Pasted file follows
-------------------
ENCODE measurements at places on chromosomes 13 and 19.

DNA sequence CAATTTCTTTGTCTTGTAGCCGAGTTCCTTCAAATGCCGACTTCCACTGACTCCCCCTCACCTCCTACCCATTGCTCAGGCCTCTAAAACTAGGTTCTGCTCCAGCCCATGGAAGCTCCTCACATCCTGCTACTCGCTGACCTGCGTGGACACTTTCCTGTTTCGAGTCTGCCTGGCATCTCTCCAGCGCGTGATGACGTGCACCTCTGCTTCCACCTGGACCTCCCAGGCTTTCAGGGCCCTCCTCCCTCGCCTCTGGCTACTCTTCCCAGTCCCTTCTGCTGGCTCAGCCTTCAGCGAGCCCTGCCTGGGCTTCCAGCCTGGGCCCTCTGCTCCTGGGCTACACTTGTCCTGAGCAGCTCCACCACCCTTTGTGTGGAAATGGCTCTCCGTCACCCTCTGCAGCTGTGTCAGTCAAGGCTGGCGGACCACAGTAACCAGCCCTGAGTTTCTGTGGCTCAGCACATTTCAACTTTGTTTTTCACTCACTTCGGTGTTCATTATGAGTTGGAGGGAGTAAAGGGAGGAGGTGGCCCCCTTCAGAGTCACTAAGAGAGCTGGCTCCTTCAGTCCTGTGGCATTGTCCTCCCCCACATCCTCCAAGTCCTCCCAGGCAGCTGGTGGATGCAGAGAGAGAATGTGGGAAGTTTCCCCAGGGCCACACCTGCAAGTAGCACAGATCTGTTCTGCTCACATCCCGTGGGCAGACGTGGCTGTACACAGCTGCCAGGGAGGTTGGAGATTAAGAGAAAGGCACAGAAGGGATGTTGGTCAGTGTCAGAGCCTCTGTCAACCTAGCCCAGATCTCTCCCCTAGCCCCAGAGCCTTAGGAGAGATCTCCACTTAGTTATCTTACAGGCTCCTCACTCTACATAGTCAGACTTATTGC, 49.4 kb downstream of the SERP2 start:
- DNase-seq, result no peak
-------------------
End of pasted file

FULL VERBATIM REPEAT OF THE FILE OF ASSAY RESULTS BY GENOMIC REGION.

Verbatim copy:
ENCODE measurements at places on chromosomes 13 and 19.

DNA sequence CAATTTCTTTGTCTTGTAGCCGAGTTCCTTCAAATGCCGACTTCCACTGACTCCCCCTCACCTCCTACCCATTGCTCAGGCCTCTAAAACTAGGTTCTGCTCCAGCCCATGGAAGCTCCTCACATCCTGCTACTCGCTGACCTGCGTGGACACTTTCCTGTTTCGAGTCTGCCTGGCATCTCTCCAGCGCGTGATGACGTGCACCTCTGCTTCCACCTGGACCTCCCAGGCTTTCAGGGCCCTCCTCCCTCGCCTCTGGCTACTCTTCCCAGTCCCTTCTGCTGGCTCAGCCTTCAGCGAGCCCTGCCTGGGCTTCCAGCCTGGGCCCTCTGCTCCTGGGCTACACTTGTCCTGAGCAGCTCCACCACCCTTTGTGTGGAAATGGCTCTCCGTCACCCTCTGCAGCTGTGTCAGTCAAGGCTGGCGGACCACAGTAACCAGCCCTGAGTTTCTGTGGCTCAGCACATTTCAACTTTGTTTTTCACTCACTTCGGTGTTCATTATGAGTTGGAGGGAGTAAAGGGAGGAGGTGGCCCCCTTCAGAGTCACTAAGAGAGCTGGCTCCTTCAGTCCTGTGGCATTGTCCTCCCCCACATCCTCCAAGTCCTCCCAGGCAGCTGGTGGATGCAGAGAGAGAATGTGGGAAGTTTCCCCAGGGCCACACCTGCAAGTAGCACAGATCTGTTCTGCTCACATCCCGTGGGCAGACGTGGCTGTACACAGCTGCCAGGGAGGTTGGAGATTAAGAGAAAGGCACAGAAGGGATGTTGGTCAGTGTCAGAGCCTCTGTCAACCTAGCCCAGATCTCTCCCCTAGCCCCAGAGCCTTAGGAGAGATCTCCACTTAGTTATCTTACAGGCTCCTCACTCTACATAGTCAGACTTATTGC, 49.4 kb downstream of the SERP2 start:
- DNase-seq, result no peak